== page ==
Cee Lo Green, Santogold at Brooklyn's Afro-Punk Festival
What was once a fringe Brooklyn happening held in the BAM parking lot has steadily grown into a fullblooded and duly corporatized event complete with food trucks (nothing in life is free).
But true to its DIY roots, the Afro-Punk Festival remains a haven for skaters, BMX riders and, most importantly, lovers of black punk and outsider hip-hop.
Now in its seventh iteration, the festival descends this weekend on the Fort Greene neighborhood, bringing with it enough boldface names to draw music fans that fall outside the boundaries of these overlapping tribes.
To aid in shuttling between two stages, amNewYork pinpoints some of the prime acts:
The ever-tuxedoed dancing android and erstwhile Outkast acolyte played this festival in 2008 when she wasa relative unknown, but returns with a full clip of absolute hits (“Tightrope”) and the ridiculously smooth moves to match. (Sunday 7 p.m.)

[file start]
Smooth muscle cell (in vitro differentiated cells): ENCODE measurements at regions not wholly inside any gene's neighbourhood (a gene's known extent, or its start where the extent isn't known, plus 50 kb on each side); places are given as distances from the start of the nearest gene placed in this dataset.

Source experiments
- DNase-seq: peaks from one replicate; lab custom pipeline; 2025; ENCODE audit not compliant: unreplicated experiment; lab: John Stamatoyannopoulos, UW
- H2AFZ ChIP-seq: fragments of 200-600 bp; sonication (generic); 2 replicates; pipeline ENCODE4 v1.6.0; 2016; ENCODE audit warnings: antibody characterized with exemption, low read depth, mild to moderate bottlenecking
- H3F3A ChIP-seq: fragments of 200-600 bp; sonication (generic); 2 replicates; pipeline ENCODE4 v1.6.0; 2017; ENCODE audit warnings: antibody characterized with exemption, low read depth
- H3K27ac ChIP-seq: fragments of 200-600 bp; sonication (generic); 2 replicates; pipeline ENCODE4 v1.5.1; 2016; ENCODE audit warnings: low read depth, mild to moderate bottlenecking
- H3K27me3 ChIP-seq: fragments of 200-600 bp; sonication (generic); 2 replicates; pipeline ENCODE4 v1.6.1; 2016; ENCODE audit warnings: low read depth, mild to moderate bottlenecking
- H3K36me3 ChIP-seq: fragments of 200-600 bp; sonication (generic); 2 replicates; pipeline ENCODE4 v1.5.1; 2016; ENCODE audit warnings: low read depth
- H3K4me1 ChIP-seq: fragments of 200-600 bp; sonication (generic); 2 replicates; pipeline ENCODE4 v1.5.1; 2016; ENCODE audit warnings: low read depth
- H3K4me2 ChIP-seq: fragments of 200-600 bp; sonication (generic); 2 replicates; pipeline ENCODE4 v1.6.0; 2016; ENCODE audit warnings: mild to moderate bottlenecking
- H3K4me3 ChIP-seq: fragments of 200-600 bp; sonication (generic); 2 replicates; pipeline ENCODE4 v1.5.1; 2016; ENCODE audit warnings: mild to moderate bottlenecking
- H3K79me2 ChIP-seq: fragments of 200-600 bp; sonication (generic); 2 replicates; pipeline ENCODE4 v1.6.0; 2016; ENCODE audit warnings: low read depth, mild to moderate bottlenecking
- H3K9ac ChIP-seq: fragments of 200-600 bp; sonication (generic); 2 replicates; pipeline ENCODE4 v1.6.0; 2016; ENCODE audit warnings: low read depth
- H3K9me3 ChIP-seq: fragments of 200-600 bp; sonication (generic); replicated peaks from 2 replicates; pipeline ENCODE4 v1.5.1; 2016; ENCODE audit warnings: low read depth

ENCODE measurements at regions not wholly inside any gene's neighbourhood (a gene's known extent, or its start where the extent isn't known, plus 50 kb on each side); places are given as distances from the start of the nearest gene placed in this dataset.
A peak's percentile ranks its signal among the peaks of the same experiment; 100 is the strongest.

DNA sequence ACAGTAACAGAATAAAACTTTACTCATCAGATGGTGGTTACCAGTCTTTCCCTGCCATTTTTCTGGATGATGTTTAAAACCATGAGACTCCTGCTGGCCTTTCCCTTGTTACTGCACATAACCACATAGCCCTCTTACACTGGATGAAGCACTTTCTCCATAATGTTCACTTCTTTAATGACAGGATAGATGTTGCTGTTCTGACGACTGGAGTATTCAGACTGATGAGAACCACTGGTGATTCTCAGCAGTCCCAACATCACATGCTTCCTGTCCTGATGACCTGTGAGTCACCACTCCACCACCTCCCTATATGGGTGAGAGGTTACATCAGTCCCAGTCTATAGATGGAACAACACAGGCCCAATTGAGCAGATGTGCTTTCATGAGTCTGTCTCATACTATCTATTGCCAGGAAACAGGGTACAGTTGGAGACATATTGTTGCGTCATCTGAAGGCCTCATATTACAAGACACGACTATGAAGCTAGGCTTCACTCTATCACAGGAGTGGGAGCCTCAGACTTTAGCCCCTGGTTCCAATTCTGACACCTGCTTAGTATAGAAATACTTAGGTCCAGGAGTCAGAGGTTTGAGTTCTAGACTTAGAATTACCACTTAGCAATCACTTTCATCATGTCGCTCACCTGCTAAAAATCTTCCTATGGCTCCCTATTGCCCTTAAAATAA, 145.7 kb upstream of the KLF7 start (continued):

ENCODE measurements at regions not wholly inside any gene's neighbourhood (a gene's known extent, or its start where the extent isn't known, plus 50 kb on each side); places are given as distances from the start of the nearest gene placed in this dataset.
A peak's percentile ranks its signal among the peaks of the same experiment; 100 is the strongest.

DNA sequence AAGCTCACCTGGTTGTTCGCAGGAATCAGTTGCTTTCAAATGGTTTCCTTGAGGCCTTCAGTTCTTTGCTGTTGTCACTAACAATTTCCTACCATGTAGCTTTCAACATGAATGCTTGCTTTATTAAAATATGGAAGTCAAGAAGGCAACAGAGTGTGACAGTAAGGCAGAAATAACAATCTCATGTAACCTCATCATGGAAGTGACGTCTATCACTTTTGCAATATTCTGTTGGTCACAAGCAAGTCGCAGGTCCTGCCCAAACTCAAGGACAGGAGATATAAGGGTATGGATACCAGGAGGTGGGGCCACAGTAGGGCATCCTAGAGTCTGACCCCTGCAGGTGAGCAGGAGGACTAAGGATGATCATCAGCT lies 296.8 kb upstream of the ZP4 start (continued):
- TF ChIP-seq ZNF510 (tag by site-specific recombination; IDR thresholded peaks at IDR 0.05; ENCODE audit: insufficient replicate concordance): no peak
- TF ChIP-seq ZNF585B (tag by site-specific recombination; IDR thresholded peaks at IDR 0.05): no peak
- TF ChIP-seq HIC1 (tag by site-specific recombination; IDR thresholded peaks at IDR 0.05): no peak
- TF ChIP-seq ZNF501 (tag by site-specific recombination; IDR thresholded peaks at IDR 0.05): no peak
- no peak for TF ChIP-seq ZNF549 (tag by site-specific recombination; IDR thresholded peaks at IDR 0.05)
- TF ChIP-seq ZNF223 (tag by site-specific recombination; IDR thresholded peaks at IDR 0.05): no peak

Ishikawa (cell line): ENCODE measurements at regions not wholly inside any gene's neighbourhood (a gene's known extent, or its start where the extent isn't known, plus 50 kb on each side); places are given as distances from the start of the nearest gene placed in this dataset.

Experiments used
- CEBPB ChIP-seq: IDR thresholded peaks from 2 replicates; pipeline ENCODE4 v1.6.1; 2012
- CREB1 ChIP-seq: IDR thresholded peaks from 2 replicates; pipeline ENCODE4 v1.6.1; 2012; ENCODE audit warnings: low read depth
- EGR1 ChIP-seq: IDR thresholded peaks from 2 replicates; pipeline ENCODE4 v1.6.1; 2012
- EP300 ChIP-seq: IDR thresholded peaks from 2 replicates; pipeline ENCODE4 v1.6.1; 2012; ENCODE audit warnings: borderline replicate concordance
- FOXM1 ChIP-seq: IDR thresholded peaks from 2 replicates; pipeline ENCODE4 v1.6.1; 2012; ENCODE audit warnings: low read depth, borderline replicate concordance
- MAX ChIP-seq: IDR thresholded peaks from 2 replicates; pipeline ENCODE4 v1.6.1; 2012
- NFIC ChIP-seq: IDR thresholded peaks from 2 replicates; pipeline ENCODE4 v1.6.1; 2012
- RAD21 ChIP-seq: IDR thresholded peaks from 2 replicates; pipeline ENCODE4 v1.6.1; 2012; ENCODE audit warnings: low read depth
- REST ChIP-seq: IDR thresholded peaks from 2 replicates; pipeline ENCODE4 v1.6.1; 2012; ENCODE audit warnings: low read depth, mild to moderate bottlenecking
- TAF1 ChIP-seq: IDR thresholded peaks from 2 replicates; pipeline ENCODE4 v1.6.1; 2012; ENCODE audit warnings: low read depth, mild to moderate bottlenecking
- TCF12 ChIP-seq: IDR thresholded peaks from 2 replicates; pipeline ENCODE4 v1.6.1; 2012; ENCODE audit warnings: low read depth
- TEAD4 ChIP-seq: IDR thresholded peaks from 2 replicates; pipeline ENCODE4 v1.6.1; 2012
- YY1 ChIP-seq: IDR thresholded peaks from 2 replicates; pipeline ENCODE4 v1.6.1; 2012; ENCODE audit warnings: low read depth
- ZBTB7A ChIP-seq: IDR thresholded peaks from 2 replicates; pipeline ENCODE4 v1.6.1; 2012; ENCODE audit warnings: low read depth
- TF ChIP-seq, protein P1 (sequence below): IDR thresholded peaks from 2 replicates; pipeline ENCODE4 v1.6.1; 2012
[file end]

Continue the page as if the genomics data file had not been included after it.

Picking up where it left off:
Cee Lo Green
It’s still hard to understand how the writer of a profoundly dirty ditty called “Closet Freak” ended up with one of the decade’s top hits (Gnarls Barkley’s “Crazy”), played the Grammy Awards in an acid-trip peacock suit alongside Gwyneth Paltrow, and impishly grinned his way into Americaís heart as one of the four music coaches on “The Voice.” Life’s funny that way. Let’s just go with it. (Sunday, 8:10 p.m.)
The artist formerly known as Santogold has been relatively quiet since her ’08 debut compacted hip-hop, rock and punk into a global groove that earned her frequent comparisons to fellow upstart M.I.A. She recently dropped “Go,” the fiery first single (featuring Karen O of Yeah Yeah Yeahs) from her forthcoming album “American Dreaming.” (Saturday, 8:10 p.m.)
Toro Y Moi
Multi-talented producer Chaz Bundick came up in the age of chillwave (a nostalgic, washed-out take on synth pop), but the South Carolina musician’s latest album, “Underneath the Pine,” is shot through with soul and funk influences. (Saturday, 6 p.m.)
With the lowbrow appeal of songs like “Combination Pizza Hut and Taco Bell” and two well-received mixtapes to their credit, the contradictory Brooklyn rap group has built their brand on brash humor and a virulently referential meta-take on hip-hop and pop culture. Whether you admire their chops or their chutzpah, they are always worth a listen. (Saturday, 7:30 p.m.)
If you go:
The Afro-Punk Festival runs on Saturday and Sunday at Commodore Barry Park, at Flushing Ave. and Navy St., Fort Greene. afropunk.com. FREE